At the Masonic Temple Theatre in Detroit on Friday night, at the tail end of the first show in support of his new solo album, Fear of the Dawn; hours after performing a jagged, silvery version of the National Anthem at Opening Day for the Tigers; and in-between verses of a whomping “Hotel Yorba,” Jack White turns to Olivia Jean, a member of The Black Belles and one of two acts who opened for White that night, and says, “I got a little question for you, Olivia Jean.”
Then he’s proposing, sliding a ring onto her hand while, with her other hand, she’s covering her mouth, nodding, crying, and he smiles, turns back to the microphone, and erupts into the sixth verse of the song: “LET’S GET MARRIED!”
The dudes around me are feeling it: they’ve got their beers in the air and they’re yelling “Wooooo!” like someone’s just scored a touchdown or some other sportsball maneuver. Which someone sort of has, I guess, but also: how are you gonna say ‘No’ with a sold-out theater screaming at you and the inevitability of that sixth verse ticking ever closer.
The guy on my left, who also has his nerdy little notebook out and, like me, has been scribbling away in it for the last hour—as has the guy on my right, and the guy a row down—they’ve seated us all together!—and he mutters to me, through his mask, “Hope it works out better for him than the last one.”
Which strikes me in the moment as somewhat nasty, so I say, just brimming with self-righteousness, “Isn’t that what we all hope? For ourselves? Every time?” and he shrugs, and we don’t acknowledge each other again.
All of which means that the show itself has gotten sort of sidelined. The actual music, in any case. Jack White— his face fishbone-pale, his hair popsicle-blue—puts on a fantastic show. He shrieks like a siren, a banshee. You get the sense sometimes that, on guitar, he is wringing these notes from a sodden fabric.
And while there’s a raw and spastic urgency to his playing, his face carries a kind of stillness that somehow—throughout the show—moves me. It’s a kind of private calm, a kind of inwardness, like he’s playing alone in a shuttered room. And then, at the same time, he has a reptilian, space-alien charisma, though maybe the astral vibes are coming from all the blue everywhere: his hair, his clothes, his guitars, the lights—we could be in an aquarium or a spaceship and I’m thinking, per Halsey, everything is blue.
His set opens with the first single from the new album, a walloping “Taking Me Back.” The band is Daru Jones on drums, Dominic John Davis on bass, and Quincy McCrary on keys—and that’s it, it’s just the four of them, and they make a massive, raunchy noise, and they’re so tight: it’s a kind of tightly reined-in shrillness, a deceptive reining-in disguised as unleashing. But they never let go all the way.
They run through some of the new songs and some of the old songs, the old favorites—“Dead Leaves and the Dirty Ground,” “We’re Going to Be Friends,” “Steady, As She Goes.” “Words can’t express how happy I am,” White tells the crowd. “Everybody in the room so far—so far—feels electric.” His cover of U2’s “Love Is Blindness” is haunting, White’s seagull-screech dappled with sweetness. Occasionally you can see a stray exhalation of smoke coming from the crowd.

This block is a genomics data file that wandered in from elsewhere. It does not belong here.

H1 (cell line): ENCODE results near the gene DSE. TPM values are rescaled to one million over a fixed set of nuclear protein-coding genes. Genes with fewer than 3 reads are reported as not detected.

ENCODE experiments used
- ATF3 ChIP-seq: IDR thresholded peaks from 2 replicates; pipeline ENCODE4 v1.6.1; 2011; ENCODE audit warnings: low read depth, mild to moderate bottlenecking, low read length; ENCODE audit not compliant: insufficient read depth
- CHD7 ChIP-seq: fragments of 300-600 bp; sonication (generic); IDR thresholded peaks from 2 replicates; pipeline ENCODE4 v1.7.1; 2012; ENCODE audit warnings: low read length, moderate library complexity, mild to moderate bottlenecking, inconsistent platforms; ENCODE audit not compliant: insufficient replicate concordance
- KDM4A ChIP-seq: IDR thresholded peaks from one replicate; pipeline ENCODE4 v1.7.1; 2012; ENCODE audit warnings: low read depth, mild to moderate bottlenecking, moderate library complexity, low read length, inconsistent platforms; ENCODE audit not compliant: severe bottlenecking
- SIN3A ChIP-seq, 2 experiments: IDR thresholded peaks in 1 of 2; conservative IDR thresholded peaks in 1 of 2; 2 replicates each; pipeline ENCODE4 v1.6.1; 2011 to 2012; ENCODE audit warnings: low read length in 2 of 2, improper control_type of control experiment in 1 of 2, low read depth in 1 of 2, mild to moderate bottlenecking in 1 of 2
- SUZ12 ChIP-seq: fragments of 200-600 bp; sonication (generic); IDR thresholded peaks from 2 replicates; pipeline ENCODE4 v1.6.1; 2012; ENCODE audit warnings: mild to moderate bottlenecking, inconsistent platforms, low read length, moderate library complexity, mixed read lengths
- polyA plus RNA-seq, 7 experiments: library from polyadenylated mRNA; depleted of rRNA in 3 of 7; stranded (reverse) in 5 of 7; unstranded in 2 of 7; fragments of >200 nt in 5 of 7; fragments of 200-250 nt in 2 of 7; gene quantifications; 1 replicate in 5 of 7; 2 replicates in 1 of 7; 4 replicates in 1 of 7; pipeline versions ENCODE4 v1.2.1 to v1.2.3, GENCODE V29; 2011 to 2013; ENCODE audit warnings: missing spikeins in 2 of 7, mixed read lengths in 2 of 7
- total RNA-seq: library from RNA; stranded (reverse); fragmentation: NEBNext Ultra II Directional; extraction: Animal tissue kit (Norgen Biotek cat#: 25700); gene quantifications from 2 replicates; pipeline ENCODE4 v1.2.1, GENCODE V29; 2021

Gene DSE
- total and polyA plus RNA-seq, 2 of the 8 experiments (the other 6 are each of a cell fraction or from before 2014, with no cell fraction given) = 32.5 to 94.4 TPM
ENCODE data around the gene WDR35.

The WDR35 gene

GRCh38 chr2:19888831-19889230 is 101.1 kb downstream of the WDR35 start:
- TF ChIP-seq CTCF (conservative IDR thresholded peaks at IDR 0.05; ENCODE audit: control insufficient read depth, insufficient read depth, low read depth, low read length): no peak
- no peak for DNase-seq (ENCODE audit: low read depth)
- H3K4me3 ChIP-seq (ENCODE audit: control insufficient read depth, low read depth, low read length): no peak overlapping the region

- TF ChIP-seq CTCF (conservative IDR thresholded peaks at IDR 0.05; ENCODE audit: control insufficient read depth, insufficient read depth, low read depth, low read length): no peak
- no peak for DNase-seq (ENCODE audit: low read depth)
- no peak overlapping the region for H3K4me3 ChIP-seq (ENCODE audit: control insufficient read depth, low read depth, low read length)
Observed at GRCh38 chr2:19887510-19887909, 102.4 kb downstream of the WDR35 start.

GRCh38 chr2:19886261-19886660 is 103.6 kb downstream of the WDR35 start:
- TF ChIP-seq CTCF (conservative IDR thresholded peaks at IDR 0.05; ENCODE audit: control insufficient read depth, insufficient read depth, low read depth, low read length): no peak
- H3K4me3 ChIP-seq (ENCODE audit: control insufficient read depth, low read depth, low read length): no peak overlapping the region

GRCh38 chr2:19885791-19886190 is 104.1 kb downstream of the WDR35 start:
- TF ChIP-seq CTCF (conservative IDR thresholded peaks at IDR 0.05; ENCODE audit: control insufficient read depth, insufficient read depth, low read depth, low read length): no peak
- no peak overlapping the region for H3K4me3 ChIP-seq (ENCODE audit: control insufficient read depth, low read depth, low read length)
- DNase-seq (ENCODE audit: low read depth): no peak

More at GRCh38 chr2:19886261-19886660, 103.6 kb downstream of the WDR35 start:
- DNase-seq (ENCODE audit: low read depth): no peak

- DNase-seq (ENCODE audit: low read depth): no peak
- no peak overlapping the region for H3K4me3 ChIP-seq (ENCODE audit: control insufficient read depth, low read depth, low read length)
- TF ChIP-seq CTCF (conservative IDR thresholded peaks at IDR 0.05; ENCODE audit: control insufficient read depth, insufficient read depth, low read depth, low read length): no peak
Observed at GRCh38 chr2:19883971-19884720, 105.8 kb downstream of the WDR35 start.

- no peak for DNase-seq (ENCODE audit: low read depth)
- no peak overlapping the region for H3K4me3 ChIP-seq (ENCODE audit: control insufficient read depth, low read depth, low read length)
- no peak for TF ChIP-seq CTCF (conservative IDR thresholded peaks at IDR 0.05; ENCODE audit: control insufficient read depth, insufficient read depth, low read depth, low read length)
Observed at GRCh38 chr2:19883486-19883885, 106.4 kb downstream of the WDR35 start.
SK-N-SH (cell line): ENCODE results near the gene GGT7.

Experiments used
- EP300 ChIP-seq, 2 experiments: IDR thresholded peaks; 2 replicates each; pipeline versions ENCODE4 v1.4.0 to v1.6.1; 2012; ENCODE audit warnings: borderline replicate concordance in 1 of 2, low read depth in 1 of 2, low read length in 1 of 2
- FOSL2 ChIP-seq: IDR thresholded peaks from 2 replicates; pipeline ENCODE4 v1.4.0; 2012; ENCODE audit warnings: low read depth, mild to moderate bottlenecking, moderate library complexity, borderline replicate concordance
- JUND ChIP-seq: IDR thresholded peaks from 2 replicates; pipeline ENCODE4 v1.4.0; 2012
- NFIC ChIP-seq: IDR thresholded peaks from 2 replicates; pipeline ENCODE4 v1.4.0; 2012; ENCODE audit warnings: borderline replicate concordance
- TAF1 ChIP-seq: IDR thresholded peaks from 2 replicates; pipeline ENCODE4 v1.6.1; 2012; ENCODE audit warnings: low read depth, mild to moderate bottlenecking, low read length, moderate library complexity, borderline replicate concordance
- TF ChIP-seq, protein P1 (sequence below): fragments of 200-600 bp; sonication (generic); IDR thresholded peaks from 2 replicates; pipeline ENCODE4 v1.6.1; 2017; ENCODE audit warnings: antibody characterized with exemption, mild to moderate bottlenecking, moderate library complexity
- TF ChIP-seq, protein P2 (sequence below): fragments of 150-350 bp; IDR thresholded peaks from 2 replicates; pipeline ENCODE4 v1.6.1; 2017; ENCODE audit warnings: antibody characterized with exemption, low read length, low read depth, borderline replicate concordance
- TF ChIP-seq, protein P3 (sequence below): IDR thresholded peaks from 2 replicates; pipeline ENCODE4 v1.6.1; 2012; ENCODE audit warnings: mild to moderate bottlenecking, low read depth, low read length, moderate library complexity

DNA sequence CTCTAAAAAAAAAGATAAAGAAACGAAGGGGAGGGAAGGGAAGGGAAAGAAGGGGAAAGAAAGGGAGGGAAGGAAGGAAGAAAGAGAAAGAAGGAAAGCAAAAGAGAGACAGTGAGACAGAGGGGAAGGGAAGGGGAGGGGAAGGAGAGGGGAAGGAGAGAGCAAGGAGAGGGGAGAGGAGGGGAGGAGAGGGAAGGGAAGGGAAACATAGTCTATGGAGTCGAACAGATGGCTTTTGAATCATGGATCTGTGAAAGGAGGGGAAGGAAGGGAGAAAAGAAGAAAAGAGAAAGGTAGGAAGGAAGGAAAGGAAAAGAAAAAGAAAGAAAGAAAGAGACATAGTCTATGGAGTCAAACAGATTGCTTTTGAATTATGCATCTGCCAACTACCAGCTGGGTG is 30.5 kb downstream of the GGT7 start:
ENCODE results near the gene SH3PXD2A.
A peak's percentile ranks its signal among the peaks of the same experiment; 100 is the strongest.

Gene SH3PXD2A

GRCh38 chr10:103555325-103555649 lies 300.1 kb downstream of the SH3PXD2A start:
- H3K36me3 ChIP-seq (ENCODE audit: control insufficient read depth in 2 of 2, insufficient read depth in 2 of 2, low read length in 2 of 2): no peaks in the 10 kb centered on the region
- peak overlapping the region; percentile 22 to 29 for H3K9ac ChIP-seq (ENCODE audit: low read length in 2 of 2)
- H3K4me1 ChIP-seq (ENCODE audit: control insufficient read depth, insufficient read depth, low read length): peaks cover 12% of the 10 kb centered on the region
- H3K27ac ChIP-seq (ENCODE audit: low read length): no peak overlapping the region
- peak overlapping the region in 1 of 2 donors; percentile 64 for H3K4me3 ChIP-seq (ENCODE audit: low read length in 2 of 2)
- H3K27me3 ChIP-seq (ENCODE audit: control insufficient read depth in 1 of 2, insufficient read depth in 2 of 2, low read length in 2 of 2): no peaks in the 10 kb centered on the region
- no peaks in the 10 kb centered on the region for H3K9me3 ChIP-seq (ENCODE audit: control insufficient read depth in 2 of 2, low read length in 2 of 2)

White’s strutting a cat-like prowl across the stage, and I’m thinking about his astonishing range—the breadth of his musical knowledge, the grungy thrumming garage punk but also bluegrass and roots and blues. When he sits down, for just one song, at the keys, he produces a bright cacophony of notes.
And then “Hotel Yorba” is tumbling out into the room, and White is proposing, and he’s carrying Olivia Jean offstage to the thrum of feedback. The writer a row down from me takes off for the bathroom (I’m guessing), and I bet that’s a decision he later regrets, because by the time he gets back, Jack White and Olivia Jean are actually getting married onstage. White has brought out his mother—who’s shielding her eyes to get a good luck at this audience—and Olivia Jean’s father, who says, when his blessing is requested, “…Yes,” like it’s an inconvenience. White brings out Ben Swank, who co-owns Third Man Records and is also, White announces, an ordained minister, and he’s just “gonna make this quick and easy.”
Which he does. And then White and Olivia Jean exchange a pretty chaste smooch, all things considered—and then back to the music.
The band ends the night on “Seven Nation Army,” and when White demands the crowd sing back that cascading line of “Ohhh, oh oh oh oh”s, they are ready for it. They are still humming it, still singing it, when the lights go up, and we crowd into the aisles, and even half an hour later, at the bar down the street, those “oh”s are still echoing around the room—and still, now, hunched over my cold tea and my oyster crackers, that’s the part I remember, and the part I want to remember.
Editor’s Note: White’s “Supply Chain Issues Tour” runs through the end of August. You can purchase tickets here.
Setlist:Taking Me BackFear of the DawnDead Leaves and the Dirty Ground (The White Stripes song)Love InterruptionLove Is SelfishI Cut Like a Buffalo (The Dead Weather song)LazarettoLove Is Blindness (U2 cover)We’re Going to Be Friends (The White Stripes song)You Don’t Understand Me (The Raconteurs song)I’m Slowly Turning Into You (The White Stripes song)Ball and Biscuit (The White Stripes song)Hotel Yorba (The White Stripes song)
Encore:Steady, as She Goes (The Raconteurs song)Seven Nation Army (The White Stripes song)